In 2004, Nelson, then aged 80, passed away and the Alki Homestead was offered to Southwest Historical Society with first right of refusal. The president of SW Historical Society, Joan Mraz, approached Historic Seattle to purchase the property, but was turned down. Then Ms. Mraz approached several local citizens including Tom Lin in 2004 to buy the Alki Homestead for the Society but was also turned down.

It was not till the summer of 2005 that Tom Lin was approached again by Larry Carpenter, who was serving on the board of SW Historical Society,that he decided to step in and save the restaurant. It was purchased by Tom Lin and Patrick Henley in 2006 for $1.25 million. They continued to operate the business just as Nelson had but since the restaurant industry was not their forte they chose in March of 2008 to sell the business but retain the building. The asking price for the business was $495,000. Patrick Henley decided to pursue his passion in construction and left Alki Homestead to Tom Lin as sole owner.
 
A buyer was found in November 2008, but before the deal was finalized, a fire caused by overloaded Christmas lights happened on Jan. 16, 2009, Damage to the building was extensive and restoration was estimated to cost $1.65 to $1.8 million.

Since that time the building has had numerous inspections and detailed engineering reports. It has also been the site for rallies sponsored by the Southwest Seattle Historical Society whose theme of "This Place Matters" is part of a campaign by the National Trust for Historic Preservation.

Lin, in the ensuing period has sought loans to pursue restoration but found the lending market to be too tight. He has sought investment partners without success. He has offered the building for sale to any historic preservation organization and last year set the price at $2 million but offered to refund $500,000 as an endowment to assist the restoration. A coalition of organizations led by Historic Seattle began to negotiate with Lin last year but the two parties could not come to an agreement on price. Lin finally sought and found a private investment lender in the last few months and has hired Alloy Design Group to develop the plans for the project. The funding of the project is to be finalized in coming months.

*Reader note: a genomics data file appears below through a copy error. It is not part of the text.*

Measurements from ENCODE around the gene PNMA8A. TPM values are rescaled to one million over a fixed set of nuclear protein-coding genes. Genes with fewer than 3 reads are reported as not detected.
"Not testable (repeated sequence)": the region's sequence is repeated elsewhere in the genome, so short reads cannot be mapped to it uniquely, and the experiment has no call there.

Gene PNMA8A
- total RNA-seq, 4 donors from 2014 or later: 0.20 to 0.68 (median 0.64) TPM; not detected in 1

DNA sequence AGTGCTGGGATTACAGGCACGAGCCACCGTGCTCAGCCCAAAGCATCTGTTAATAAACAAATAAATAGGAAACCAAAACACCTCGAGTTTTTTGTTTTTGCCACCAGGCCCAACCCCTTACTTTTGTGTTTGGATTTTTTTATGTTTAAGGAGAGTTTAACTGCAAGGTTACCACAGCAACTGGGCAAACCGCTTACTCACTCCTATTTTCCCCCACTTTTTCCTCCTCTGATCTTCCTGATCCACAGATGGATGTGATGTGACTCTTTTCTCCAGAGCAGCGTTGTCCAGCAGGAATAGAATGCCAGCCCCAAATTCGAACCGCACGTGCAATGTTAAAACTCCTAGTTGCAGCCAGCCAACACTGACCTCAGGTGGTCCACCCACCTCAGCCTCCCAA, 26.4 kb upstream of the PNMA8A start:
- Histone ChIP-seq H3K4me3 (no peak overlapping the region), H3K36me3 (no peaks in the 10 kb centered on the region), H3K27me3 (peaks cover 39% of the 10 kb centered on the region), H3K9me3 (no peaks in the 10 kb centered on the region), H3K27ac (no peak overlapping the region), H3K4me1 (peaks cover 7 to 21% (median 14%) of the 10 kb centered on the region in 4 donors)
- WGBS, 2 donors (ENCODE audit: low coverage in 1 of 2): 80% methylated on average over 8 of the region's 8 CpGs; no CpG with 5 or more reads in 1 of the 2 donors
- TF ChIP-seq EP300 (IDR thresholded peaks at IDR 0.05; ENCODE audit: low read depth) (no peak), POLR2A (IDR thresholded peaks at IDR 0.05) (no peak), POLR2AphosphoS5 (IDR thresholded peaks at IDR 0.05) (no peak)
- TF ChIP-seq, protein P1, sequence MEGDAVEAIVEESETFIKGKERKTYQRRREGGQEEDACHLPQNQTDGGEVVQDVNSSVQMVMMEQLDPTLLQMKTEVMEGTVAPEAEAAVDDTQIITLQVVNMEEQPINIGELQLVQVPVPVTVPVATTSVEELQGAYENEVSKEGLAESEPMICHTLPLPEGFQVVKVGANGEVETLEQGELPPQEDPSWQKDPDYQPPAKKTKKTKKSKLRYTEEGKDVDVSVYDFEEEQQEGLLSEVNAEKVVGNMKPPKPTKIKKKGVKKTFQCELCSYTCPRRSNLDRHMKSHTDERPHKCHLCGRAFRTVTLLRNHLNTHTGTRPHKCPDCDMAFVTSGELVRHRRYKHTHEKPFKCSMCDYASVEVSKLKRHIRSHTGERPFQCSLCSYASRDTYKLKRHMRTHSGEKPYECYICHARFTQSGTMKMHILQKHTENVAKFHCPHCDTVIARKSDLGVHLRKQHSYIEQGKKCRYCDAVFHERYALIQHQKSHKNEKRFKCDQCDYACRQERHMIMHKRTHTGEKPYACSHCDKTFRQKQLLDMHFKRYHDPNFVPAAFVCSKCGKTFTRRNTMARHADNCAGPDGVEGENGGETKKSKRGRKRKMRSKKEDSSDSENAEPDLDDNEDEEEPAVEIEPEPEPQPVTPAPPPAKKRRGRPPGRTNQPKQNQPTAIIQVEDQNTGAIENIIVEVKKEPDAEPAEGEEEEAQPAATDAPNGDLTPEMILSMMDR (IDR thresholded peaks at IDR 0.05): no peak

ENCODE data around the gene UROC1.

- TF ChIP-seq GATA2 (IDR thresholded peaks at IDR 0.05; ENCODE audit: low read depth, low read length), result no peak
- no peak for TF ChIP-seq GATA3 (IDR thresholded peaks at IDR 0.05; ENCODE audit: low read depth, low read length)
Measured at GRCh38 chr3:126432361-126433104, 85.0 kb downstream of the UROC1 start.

As part of the preparation for restoration, Leavengood Architects were hired last September by Historic Seattle to prepare a Building Assessment Report. It's attached as a downloadable file to this story. It was released on Oct. 8, 2010 and they are very clear about the urgency to take action soon, quoting from the report:
"The information within this report reveals that while the structure has suffered wood rot, powder-post beetle damage and charring from fire the building remains restorable. There is still remaining sufficient historical fabric in place, in spite of re-modelings, additions, and deferred maintenance for the building, to consider it viable to continue to contribute to the historical character of West Seattle. This log structure is unique in its architectural design quality to warrant an effort to save the structure from demolition. However with the accelerated decay due to the fire damage and wood rot, time is running out for this restoration to begin. If left many more months to damaging intrusion the structure will only accelerate its degradation and decay. Therefore the team strongly recommends that a ‘restoration/rehabilitation plan’ be formulated quickly in order to establish a realistic construction budget."

Who is doing the work? What are they planning?

Alloy Design Group is an architectural firm in Seattle comprised of Greg Squires and Mark Haizlip. While Alloy as a firm has only some experience in historic building restoration Lin chose them he said, "Because they are young, smart and have great energy…and I wanted to give them a chance on a unique historic project."